Bone marrow is the primary place of hematopoiesis, where the development, survival and release of multipotent stem cells, progenitors, precursors and mature cells are under continuous humoral and neural control. Dense network of nerve fibers, containing various neurotransmitters is found in the bone marrow, however, the central neuronal circuit that regulates the activities of the bone marrow through these fibers remained unexplored. Transsynaptically connected neurons were mapped by virus-based transneuronal tracing technique using two isogenic, genetically engineered pseudorabies viruses, Bartha-DupGreen and Ba-DupLac expressing green fluorescent protein and β-galactosidase, respectively. Bartha-DupGreen was injected into the femoral bone marrow of male rats and the progression of infection was followed 4-7 days post-inoculation. Virus-labeled cells were revealed in ganglia of the paravertebral chain and in the intermediolateral cell column of the lower thoracic spinal cord. Neurons were retrogradely labeled in the C1, A5, A7 catecholaminergic cell groups and several other nuclei of the ventrolateral and ventromedial medulla, the periaqueductal gray matter, the paraventricular and other hypothalamic nuclei, and in the insular and piriform cortex. Nerve transections and double-virus tracing from the bone marrow and the surrounding muscles were used to confirm the specific spreading of the virus. These results provide anatomical evidence for the CNS control of the bone marrow and identify putative brain areas, which are involved in autonomic regulation of the hematopoiesis, the release of progenitor cells, the blood supply and the immune cell function in the bone marrow.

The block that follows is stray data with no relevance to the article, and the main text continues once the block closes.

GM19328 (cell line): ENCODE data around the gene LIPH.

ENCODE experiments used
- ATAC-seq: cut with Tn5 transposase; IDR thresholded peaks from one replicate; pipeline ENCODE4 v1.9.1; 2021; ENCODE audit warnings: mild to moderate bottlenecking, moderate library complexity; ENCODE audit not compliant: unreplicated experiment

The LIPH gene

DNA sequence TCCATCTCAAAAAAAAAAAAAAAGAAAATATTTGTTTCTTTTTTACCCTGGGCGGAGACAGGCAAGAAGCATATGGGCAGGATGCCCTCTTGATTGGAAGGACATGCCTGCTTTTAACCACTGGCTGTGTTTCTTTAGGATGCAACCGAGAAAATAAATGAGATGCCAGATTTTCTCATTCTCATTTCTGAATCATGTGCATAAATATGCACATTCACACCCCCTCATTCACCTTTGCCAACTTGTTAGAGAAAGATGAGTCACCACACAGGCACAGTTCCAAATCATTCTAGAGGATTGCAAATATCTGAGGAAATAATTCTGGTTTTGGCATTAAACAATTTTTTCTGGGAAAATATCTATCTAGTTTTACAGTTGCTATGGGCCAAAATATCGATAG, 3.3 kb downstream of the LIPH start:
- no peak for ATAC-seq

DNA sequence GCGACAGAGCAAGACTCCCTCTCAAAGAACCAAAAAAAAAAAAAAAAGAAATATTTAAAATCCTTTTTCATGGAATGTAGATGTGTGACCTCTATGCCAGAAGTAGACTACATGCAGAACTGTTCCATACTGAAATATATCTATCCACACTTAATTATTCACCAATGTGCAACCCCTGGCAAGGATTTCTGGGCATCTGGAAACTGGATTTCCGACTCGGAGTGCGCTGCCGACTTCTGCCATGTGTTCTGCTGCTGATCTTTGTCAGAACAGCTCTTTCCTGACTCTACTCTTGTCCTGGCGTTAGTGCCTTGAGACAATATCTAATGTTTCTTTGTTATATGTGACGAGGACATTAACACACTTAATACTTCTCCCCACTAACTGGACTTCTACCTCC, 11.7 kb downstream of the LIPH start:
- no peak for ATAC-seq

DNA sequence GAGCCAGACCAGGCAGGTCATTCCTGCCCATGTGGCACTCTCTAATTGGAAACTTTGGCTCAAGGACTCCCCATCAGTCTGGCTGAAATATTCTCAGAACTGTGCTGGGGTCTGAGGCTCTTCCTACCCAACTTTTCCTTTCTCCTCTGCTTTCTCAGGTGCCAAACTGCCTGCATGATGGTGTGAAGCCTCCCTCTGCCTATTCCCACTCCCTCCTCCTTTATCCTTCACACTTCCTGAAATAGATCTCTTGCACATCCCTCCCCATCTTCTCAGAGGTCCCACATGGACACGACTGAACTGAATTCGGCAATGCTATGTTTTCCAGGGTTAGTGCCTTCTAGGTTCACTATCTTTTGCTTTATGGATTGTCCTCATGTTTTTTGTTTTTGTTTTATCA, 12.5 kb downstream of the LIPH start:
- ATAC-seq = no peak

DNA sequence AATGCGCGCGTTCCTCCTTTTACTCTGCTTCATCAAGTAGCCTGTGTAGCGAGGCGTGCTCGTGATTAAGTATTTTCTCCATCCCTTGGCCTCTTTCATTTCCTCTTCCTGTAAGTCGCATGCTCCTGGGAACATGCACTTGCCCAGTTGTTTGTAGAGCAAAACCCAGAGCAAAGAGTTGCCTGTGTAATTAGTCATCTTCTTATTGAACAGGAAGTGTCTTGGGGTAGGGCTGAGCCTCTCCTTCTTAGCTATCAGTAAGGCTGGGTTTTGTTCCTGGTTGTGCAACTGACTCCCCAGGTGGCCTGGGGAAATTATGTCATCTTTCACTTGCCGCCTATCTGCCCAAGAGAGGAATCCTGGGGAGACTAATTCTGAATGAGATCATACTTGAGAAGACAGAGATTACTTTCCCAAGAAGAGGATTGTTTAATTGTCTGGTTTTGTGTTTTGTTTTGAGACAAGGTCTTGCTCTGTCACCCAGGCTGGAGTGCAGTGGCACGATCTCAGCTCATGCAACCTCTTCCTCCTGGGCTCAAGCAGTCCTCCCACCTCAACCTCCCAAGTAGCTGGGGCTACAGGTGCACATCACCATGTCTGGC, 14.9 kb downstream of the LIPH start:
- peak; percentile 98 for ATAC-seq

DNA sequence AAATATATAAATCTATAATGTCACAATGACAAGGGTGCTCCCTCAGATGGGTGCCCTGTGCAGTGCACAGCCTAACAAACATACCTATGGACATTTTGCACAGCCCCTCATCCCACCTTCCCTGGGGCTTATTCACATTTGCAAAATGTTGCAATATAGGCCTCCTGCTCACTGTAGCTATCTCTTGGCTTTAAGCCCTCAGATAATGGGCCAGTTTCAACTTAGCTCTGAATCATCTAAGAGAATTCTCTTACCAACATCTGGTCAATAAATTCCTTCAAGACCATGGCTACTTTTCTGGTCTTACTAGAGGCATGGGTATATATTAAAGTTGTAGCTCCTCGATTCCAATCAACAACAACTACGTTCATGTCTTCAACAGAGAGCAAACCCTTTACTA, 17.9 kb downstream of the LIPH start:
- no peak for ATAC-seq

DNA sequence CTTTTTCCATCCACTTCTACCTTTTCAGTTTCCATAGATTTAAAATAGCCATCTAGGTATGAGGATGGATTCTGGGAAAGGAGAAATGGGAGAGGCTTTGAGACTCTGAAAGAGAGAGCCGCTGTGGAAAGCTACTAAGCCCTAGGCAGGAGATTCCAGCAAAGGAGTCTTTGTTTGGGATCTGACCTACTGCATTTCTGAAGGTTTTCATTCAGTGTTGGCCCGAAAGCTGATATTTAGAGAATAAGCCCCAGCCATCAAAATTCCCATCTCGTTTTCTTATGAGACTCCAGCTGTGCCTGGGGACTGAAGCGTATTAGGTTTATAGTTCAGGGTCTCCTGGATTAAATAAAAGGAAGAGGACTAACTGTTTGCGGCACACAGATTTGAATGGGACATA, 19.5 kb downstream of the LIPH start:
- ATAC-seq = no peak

|Number of pages||17|
|Publication status||Published - aug. 23 2005|
ASJC Scopus subject areas